Vale of Glamorgan ‘must put up taxes’ by 4.8%
9:10am Friday 15th March 2013 in News
TAXPAYERS in the Vale of Glamorgan are facing the second highest increase in both Wales and the UK as the council faces making savings of up to £5 million.
A bid by Opposition councillors for either a two or three per cent increase – istead of the 4.8 per cent leap put forward by the ruling coalition – was defeated at the full council meeting last Wednesday.
The Labour-led Llantwit First Independent coalition said it hoped more than £20m would be saved up to 2016-17.
Plaid councillor Ian Johnson said the increase would be the second highest in Wales and also in the UK.
Former opposition leader, Tory Cllr Jeff James said: “We are putting the biggest burden on the majority of the people in the Vale of Glamorgan.”
Vale Council cabinet member for leisure, parks, culture and sport development, Cllr Gwyn John said: “Nobody likes paying council tax.
“But let’s be realistic, we cannot expect a bottomless pit.
“If you want something from the council you are going to have to pay – it’s as simple as that.”
Vale of Glamorgan Council leader, Cllr Neil Moore, said: “Council tax payers in the Vale have paid a below-average council tax for many years, but our council receives one of the lowest settlements in Wales and does not qualify for the extra European funding enjoyed by many of our neighbouring councils.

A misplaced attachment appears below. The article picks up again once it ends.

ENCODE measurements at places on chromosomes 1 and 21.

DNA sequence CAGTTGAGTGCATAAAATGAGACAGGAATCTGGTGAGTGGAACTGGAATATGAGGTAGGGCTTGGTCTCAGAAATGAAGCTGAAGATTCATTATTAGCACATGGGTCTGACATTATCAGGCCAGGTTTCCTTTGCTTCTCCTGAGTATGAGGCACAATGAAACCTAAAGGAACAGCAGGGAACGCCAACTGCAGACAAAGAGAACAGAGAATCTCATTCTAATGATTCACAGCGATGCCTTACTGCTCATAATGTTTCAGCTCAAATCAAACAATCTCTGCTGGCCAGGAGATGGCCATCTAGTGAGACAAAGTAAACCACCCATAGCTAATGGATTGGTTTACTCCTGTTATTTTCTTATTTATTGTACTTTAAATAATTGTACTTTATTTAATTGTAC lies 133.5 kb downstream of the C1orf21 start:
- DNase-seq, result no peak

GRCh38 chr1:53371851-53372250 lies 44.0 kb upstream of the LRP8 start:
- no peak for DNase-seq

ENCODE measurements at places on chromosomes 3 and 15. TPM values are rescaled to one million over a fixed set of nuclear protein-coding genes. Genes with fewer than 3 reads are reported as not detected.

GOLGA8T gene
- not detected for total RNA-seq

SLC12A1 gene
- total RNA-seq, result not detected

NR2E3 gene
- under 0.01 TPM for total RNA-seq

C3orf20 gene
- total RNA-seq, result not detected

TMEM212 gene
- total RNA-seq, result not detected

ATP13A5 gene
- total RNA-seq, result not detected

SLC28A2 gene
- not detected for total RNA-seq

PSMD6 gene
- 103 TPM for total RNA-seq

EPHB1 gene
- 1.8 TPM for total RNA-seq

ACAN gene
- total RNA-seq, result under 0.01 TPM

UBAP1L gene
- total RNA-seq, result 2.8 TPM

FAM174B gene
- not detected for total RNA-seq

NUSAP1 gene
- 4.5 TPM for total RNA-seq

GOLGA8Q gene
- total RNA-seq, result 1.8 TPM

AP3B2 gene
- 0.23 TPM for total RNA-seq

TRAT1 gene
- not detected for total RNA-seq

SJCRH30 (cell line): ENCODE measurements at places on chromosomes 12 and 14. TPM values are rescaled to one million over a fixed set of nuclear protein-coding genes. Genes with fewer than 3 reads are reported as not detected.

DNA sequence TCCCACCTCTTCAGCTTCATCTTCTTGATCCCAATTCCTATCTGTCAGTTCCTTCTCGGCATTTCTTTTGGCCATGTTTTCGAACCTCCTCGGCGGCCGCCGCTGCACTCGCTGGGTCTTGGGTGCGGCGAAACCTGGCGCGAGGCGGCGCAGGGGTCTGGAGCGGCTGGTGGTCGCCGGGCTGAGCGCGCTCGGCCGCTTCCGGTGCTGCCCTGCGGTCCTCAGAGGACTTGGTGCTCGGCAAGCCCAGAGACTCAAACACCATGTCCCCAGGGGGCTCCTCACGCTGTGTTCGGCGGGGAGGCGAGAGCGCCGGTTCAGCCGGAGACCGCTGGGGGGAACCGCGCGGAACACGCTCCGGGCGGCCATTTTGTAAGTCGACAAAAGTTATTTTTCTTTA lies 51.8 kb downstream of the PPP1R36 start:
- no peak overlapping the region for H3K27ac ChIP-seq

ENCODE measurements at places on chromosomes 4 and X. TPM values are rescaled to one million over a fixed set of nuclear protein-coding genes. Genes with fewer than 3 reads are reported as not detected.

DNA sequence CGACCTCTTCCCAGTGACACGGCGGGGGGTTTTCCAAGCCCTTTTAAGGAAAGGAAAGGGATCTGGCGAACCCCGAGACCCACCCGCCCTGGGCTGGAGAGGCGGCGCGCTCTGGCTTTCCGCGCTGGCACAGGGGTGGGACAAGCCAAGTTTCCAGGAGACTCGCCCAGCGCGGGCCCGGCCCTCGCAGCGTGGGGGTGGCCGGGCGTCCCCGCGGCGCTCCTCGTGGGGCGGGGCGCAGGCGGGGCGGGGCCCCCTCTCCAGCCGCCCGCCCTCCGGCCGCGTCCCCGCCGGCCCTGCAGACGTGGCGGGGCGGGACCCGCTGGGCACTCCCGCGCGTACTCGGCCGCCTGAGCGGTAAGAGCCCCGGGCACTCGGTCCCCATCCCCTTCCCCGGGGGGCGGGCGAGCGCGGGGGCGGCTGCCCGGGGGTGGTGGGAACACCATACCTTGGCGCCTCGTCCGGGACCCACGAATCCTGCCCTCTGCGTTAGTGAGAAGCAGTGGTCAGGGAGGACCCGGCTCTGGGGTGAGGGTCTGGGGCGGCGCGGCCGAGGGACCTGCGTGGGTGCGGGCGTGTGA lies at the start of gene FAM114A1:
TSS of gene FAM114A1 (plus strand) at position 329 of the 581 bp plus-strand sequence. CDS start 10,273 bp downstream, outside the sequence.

“We are seen as a well-off county, but our constituents in many areas are certainly not affluent.
“We know this is a difficult time financially for many of our residents and we are aware that increasing council tax will never make any local politician popular.
“However, there is a need to protect the most vulnerable in our society, meaning we have to protect our spending on social services.
“We are also committed to protecting our education budget to give young people in the Vale the best possible future.
“Welfare reforms, foisted on us by central UK government, will undoubtedly add to our costs, alongside the growing demand for social services from our ageing population and vulnerable families placed under strain by the current economic climate.
“We have taken £1.5 million from our reserves to help balance our budget, but have no alternative but to propose a 4.8 per cent increase to the council tax.
“I hope that everyone understands that we have no alternative to make this increase in council tax otherwise services would suffer to an unacceptable level.”
The £218.7 million budget for 2013/14 means an average Band D rate of £985.14 – excluding police and community council precepts – an increase on the current year of £45.09.